The social media giant, which is facing public pressure to change its policies on tobacco marketing, told PRWeek it is releasing new rules in the next few months.
Recently, more than 125 public health organisations from 48 countries called on social media brands – including Facebook, Instagram, Twitter and Snapchat – to immediately end the promotion of cigarettes, e-cigarettes and all other tobacco products on their platforms.
In a letter to the CEOs of social media companies, public health chiefs have called for content policies to be amended to match advertising rules.
This includes 'Big Tobacco' companies using social media influencers to promote products – a tactic that is currently being investigated by the UK Advertising Standards Authority.
Although several larger agencies have distanced themselves from Big Tobacco clients, PRWeek is aware of smaller agencies that work with e-cigarette clients.
PRWeek has been investigating how Big Tobacco companies use influencers and social media platforms to navigate tough rules on tobacco marketing.
During these investigations, this publication discovered several posts that promoted cigars, including special offers of these products that users could link to on external websites.
Facebook has tough advertising policies that ban ads that promote the use and sale of tobacco products, but Facebook admitted to PRWeek that these rules do not apply to organic posts.
The social media giant allows users and tobacco companies to promote tobacco or tobacco-related products, including vaporiser devices and electronic cigarettes, on Facebook and Instagram provided it is not paid advertising.
Sponsored posts, such as organic posts created by an influencer in partnership with a brand, must only be accessible to over-18s. Big Tobacco companies have their own policies about how they choose influencers.
"We do not allow adverts on Facebook and Instagram that promote the sale or use of tobacco or related products. For content that our Advertising Policies do not apply to, we are looking at this closely to understand how we can improve," a Facebook and Instagram spokesperson told PRWeek, adding that it will be announcing new policies on tobacco marketing in the next few months.
PRWeek shared a series of 20 images with Facebook and was told the posts do not violate its community standards because they are organic posts rather than paid advertising.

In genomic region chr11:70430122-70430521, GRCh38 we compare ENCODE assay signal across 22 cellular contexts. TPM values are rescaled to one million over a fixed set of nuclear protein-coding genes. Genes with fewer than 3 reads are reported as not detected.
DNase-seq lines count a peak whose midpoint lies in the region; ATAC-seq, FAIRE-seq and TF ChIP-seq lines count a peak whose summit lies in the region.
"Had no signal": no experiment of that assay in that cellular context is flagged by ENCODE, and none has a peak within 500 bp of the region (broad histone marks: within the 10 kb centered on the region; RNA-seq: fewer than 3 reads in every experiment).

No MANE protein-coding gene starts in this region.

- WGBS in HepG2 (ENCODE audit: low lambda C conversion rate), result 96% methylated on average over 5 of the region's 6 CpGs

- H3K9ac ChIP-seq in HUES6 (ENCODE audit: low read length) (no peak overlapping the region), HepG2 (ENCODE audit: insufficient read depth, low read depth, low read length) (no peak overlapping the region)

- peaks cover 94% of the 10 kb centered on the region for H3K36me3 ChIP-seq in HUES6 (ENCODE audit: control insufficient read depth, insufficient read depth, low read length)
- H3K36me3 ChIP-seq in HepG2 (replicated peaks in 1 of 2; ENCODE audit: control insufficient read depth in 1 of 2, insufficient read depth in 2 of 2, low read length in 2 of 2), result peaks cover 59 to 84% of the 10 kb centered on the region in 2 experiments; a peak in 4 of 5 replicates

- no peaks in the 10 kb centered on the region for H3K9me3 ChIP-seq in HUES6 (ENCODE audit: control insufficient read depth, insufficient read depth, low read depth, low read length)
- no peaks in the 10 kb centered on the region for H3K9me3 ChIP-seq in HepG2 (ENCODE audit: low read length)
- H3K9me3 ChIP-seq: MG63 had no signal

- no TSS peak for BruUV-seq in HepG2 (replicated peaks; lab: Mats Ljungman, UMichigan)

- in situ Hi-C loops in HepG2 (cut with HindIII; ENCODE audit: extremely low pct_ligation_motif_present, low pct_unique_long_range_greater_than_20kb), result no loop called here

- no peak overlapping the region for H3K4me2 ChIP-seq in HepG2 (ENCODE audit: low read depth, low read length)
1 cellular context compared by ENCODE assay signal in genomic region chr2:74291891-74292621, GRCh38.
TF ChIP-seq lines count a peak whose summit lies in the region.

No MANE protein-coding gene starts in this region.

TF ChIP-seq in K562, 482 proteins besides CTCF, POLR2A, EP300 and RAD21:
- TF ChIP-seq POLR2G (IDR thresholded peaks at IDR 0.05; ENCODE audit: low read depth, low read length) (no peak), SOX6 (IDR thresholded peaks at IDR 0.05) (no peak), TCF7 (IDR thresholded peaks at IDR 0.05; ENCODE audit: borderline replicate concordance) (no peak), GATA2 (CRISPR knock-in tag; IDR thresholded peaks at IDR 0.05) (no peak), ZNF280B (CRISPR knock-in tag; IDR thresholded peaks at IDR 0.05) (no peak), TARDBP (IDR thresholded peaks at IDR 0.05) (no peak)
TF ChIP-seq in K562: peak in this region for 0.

However, some of the examples clearly show tobacco products being promoted for sale, with users being directed to external websites.
The House of Habano's Instagram page is filled with posts of cigar promos, with clear calls to action to buy tobacco on its external website.
It also uses racy images of female models smoking cigars to encourage social media users to visit its website.
Other cigar retailers use similar marketing tactics on Instagram to encourage users to visit their e-commerce sites.
One brand, Djarum, has several posts promoting its products, including a music video by singer Madonna smoking Djarum Black cigars.
It's not just cigars that are marketed in this way. E-cigarettes, including Philip Morris International's iQOS heated tobacco products, use Instgram posts to offer specials and direct users to external e-commerce sites. This happens with online retailers that have UK URLs.
The charity Campaign for Tobacco-Free Kids, which has been lobbying against the use of social media platforms to market tobacco products, told PRWeek it is important that social media companies have policies in place restricting tobacco advertising and sales.
"Tobacco companies use social media to promote their products because they know Facebook, Instagram, Twitter and Snapchat are the gateway to young people all over the world," said Matthew Myers, president of the Campaign for Tobacco-Free Kids.
"In fact, the tobacco industry’s entire business model depends on addicting the next generation of tobacco users to its products. Social media companies must take action now to protect young people from the tobacco industry’s predatory marketing practices."
When further pressed by PRWeek over whether they believe social media companies effectively police tobacco marketing, a spokesperson for the Campaign for Tobacco-Free Kids responded: "At a certain point, one wonders what it will take for social media companies to actually enforce good policies to curb bad behavior by tobacco companies."